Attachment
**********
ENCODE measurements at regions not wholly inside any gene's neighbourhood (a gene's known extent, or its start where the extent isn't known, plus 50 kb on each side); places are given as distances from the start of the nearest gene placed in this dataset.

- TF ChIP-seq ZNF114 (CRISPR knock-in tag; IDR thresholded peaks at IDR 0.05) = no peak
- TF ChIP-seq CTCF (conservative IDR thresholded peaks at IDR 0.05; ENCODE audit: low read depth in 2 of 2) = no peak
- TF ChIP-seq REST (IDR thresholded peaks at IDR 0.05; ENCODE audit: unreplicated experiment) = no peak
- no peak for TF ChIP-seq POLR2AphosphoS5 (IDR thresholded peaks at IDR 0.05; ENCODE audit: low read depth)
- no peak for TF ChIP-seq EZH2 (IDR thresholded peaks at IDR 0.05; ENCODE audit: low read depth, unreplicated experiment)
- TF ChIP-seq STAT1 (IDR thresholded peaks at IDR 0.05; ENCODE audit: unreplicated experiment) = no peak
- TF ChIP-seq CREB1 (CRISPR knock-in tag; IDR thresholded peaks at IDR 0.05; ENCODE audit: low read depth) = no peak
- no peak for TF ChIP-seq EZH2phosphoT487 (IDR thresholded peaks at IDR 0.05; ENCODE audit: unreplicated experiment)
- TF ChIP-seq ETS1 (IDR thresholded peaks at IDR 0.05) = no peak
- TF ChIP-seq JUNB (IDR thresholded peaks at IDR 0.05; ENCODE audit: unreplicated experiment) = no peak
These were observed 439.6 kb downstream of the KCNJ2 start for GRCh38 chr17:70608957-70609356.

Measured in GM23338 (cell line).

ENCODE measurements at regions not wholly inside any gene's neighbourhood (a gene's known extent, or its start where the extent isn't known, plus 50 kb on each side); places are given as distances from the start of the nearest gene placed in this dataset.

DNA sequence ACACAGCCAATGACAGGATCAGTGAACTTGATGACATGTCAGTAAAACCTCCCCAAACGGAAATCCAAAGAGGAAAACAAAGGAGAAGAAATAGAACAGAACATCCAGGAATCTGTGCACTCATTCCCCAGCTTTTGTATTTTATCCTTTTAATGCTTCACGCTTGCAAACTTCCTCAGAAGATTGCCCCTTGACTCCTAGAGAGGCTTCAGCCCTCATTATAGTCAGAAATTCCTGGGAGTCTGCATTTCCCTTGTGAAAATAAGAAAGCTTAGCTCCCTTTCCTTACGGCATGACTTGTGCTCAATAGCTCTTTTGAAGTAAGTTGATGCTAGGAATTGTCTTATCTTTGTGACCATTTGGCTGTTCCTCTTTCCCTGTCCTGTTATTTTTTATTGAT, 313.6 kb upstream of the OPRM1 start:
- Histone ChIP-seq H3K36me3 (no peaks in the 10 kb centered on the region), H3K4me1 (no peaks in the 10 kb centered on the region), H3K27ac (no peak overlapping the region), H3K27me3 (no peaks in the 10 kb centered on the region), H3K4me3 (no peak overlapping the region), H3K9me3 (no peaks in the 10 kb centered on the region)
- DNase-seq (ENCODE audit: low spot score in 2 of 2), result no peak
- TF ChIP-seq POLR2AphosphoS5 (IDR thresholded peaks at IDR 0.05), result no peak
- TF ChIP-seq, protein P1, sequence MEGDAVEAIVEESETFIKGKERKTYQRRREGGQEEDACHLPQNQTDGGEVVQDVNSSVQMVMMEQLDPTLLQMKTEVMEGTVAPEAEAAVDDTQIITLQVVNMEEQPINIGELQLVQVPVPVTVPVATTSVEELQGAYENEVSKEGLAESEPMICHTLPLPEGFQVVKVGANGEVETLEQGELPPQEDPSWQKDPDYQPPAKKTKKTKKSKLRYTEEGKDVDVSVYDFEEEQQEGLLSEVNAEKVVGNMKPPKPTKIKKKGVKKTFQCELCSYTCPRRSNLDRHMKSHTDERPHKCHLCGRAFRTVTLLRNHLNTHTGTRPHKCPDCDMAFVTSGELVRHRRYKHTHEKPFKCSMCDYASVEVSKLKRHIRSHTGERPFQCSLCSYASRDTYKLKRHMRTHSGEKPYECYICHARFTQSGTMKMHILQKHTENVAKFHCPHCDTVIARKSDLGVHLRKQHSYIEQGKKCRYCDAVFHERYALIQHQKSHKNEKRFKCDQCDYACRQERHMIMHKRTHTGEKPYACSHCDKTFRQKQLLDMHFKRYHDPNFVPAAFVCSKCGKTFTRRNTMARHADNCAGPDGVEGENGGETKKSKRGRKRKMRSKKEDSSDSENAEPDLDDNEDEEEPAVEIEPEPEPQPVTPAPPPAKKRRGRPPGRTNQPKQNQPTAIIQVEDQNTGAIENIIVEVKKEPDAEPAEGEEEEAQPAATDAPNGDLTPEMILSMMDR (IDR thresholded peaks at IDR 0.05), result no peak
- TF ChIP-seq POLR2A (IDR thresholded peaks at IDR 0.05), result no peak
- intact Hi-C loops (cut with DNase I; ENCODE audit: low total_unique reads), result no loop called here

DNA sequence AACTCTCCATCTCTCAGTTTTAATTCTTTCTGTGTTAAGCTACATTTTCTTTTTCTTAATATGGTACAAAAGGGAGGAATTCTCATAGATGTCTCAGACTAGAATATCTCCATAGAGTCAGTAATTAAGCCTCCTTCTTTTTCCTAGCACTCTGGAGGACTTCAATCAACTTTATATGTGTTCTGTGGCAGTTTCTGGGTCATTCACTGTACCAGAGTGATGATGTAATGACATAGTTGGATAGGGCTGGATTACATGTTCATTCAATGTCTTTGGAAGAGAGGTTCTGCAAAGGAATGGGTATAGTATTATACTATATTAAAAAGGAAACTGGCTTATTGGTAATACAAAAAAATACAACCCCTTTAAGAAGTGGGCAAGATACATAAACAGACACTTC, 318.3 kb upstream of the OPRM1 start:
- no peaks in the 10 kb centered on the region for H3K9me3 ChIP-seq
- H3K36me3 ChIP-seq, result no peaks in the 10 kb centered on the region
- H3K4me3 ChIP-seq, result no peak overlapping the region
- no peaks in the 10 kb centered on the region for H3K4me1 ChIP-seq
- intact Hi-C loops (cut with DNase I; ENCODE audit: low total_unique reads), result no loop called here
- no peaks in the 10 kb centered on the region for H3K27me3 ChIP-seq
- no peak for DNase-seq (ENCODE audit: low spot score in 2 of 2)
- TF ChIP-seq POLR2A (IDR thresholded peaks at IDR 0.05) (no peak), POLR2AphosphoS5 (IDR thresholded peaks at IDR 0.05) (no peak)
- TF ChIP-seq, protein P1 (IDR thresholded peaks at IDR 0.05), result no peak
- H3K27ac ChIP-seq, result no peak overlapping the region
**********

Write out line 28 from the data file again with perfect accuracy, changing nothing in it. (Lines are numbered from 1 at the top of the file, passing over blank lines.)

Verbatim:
- no peaks in the 10 kb centered on the region for H3K27me3 ChIP-seq